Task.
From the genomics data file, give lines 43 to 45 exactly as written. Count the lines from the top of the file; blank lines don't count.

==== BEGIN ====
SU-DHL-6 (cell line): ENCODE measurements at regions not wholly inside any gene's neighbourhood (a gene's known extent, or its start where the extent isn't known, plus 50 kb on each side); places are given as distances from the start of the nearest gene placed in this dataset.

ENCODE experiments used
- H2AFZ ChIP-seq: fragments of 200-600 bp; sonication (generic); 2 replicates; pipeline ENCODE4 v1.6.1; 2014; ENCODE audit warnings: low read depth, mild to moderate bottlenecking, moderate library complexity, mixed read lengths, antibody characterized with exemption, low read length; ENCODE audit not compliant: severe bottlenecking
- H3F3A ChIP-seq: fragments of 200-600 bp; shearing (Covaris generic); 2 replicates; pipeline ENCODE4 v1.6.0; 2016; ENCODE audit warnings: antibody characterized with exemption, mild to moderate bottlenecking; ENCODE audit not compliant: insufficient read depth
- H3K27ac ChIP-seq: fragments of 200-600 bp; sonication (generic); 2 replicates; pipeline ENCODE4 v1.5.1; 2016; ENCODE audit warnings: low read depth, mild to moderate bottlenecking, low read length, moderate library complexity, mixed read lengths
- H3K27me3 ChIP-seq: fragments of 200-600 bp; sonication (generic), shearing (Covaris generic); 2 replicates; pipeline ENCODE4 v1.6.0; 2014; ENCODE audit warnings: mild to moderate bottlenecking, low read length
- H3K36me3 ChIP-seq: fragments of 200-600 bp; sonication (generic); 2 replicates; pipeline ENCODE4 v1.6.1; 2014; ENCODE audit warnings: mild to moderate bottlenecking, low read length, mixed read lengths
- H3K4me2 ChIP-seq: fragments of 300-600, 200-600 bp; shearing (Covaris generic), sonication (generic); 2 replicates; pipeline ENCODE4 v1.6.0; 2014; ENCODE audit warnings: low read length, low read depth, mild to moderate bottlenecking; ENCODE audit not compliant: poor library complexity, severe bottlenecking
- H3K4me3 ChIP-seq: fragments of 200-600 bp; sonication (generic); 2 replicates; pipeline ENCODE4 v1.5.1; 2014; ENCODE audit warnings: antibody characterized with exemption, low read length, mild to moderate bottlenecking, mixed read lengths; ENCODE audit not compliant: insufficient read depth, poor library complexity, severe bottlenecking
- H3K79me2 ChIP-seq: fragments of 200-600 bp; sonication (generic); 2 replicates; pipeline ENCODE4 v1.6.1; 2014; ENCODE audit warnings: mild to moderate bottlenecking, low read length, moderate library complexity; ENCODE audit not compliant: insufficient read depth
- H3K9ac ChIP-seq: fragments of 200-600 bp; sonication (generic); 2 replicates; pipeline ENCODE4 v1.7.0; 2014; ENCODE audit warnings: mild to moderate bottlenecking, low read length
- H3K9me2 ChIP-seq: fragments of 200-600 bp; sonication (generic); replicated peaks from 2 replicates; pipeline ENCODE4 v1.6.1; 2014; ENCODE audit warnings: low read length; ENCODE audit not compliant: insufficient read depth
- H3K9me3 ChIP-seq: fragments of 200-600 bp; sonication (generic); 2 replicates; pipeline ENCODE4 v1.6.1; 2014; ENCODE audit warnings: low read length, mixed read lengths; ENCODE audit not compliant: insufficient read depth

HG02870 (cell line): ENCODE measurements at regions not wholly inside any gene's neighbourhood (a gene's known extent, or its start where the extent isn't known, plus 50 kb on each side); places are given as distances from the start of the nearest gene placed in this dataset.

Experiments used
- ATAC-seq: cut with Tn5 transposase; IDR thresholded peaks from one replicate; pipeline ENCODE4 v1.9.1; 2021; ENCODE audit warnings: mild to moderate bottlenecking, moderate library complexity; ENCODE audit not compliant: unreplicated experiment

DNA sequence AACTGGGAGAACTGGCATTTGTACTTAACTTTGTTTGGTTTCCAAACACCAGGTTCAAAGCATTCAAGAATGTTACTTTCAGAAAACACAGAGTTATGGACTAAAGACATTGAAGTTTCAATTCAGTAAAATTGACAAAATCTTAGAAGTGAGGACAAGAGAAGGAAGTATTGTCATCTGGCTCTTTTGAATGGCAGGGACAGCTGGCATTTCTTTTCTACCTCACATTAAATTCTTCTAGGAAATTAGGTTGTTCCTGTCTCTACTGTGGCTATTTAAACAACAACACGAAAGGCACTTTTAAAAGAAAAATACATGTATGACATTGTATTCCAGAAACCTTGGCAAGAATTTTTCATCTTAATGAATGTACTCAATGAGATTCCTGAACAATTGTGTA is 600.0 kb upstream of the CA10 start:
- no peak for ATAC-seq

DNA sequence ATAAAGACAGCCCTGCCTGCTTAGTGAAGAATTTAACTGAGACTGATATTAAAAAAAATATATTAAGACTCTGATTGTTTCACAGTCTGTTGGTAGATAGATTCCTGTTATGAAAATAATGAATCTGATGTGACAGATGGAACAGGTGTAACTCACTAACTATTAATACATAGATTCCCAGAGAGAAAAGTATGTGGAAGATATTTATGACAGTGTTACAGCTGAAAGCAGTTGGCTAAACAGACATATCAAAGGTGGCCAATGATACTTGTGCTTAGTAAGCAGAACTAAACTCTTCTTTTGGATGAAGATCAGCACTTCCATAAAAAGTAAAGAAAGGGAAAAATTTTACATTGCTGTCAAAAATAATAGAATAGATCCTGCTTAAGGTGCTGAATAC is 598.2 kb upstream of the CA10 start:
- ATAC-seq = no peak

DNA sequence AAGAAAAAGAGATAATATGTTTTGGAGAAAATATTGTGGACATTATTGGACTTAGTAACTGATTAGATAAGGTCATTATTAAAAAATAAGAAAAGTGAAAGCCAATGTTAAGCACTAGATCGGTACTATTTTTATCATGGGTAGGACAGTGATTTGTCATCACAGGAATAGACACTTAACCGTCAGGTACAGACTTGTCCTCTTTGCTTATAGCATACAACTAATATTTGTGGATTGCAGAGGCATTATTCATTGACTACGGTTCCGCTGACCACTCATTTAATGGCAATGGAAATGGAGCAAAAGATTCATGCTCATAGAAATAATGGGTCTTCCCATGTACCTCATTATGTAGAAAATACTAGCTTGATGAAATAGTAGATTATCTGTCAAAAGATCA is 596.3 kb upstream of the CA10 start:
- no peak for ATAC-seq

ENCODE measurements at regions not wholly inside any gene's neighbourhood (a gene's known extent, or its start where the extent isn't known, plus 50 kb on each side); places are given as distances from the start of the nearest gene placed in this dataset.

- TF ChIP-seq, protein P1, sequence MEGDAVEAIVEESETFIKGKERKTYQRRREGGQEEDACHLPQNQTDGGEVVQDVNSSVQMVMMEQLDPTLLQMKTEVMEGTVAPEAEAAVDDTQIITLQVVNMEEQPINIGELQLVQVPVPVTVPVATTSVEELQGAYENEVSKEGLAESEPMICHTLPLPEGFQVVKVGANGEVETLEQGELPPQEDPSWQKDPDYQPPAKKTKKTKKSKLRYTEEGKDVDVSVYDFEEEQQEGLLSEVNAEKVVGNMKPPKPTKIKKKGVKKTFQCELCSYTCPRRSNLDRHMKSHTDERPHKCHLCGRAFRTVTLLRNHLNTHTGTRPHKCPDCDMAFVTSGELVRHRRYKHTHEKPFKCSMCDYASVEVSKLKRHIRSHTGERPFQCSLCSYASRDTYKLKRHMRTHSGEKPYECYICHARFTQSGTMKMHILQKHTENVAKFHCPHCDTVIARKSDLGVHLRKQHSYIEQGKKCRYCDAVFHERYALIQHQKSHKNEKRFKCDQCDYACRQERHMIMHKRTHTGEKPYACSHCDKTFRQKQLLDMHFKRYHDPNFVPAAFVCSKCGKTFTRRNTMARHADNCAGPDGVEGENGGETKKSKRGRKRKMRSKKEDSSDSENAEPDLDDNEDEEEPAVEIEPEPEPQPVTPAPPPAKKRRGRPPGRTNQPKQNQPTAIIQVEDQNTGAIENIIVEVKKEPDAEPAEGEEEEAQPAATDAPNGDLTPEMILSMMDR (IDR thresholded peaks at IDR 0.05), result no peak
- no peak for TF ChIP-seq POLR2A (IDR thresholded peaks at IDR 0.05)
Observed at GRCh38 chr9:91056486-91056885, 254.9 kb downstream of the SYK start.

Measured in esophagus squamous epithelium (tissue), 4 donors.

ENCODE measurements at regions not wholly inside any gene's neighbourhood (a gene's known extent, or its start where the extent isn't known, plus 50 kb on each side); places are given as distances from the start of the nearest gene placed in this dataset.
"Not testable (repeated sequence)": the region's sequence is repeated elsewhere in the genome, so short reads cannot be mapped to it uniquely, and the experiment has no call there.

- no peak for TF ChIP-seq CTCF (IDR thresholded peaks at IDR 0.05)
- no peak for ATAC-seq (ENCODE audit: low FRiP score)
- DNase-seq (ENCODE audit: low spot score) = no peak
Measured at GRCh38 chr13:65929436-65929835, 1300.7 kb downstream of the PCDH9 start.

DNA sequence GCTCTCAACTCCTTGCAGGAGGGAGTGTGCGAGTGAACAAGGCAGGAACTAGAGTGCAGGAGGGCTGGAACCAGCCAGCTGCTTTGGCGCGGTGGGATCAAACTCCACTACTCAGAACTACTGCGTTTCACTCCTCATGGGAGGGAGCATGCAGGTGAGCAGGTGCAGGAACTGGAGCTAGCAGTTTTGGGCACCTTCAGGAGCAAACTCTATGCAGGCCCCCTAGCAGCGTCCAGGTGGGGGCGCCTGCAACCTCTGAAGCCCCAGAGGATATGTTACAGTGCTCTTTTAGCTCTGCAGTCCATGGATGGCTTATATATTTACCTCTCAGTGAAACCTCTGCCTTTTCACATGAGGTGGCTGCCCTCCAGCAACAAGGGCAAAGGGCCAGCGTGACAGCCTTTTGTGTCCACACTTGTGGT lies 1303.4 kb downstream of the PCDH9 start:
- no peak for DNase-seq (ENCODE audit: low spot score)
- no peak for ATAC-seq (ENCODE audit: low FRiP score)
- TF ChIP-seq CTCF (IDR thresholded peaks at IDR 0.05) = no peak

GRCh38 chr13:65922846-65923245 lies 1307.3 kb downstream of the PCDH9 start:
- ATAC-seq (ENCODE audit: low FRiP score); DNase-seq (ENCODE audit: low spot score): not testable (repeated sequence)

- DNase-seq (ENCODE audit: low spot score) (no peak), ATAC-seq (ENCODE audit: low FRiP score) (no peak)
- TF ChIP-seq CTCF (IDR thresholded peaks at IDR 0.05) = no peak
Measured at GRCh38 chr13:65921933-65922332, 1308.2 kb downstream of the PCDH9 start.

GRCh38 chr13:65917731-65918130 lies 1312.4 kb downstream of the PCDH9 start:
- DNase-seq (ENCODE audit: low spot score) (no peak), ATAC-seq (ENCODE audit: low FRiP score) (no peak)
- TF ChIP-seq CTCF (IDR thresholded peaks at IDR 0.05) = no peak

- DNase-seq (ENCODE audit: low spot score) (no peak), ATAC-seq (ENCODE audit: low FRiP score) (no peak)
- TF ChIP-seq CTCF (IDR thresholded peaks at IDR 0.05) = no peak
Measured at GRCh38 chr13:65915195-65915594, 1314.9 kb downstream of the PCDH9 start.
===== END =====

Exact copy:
GRCh38 chr13:65917731-65918130 lies 1312.4 kb downstream of the PCDH9 start:
- DNase-seq (ENCODE audit: low spot score) (no peak), ATAC-seq (ENCODE audit: low FRiP score) (no peak)
- TF ChIP-seq CTCF (IDR thresholded peaks at IDR 0.05) = no peak